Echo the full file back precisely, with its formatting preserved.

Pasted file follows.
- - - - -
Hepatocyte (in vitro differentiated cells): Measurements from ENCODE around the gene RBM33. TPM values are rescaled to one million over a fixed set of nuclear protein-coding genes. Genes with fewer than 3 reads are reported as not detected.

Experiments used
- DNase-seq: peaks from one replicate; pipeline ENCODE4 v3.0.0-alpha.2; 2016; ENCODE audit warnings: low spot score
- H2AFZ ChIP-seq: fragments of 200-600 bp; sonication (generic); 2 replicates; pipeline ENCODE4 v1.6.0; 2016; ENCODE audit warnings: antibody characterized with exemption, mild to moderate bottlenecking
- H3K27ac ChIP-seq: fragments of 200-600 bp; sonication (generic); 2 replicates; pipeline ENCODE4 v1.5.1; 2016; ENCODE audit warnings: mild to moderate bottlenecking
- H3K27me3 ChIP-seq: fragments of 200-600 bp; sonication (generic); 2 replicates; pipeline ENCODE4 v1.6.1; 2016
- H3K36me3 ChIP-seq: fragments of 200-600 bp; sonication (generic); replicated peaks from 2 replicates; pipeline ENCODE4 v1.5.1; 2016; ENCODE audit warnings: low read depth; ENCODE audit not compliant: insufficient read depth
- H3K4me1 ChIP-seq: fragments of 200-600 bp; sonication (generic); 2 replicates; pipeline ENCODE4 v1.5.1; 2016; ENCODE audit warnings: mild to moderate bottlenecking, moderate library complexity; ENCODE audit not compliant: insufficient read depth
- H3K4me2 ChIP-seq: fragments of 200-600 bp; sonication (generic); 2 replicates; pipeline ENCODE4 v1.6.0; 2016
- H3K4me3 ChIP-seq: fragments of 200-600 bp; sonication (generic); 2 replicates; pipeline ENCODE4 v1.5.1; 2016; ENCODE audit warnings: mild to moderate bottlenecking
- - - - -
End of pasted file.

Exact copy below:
Hepatocyte (in vitro differentiated cells): Measurements from ENCODE around the gene RBM33. TPM values are rescaled to one million over a fixed set of nuclear protein-coding genes. Genes with fewer than 3 reads are reported as not detected.

Experiments used
- DNase-seq: peaks from one replicate; pipeline ENCODE4 v3.0.0-alpha.2; 2016; ENCODE audit warnings: low spot score
- H2AFZ ChIP-seq: fragments of 200-600 bp; sonication (generic); 2 replicates; pipeline ENCODE4 v1.6.0; 2016; ENCODE audit warnings: antibody characterized with exemption, mild to moderate bottlenecking
- H3K27ac ChIP-seq: fragments of 200-600 bp; sonication (generic); 2 replicates; pipeline ENCODE4 v1.5.1; 2016; ENCODE audit warnings: mild to moderate bottlenecking
- H3K27me3 ChIP-seq: fragments of 200-600 bp; sonication (generic); 2 replicates; pipeline ENCODE4 v1.6.1; 2016
- H3K36me3 ChIP-seq: fragments of 200-600 bp; sonication (generic); replicated peaks from 2 replicates; pipeline ENCODE4 v1.5.1; 2016; ENCODE audit warnings: low read depth; ENCODE audit not compliant: insufficient read depth
- H3K4me1 ChIP-seq: fragments of 200-600 bp; sonication (generic); 2 replicates; pipeline ENCODE4 v1.5.1; 2016; ENCODE audit warnings: mild to moderate bottlenecking, moderate library complexity; ENCODE audit not compliant: insufficient read depth
- H3K4me2 ChIP-seq: fragments of 200-600 bp; sonication (generic); 2 replicates; pipeline ENCODE4 v1.6.0; 2016
- H3K4me3 ChIP-seq: fragments of 200-600 bp; sonication (generic); 2 replicates; pipeline ENCODE4 v1.5.1; 2016; ENCODE audit warnings: mild to moderate bottlenecking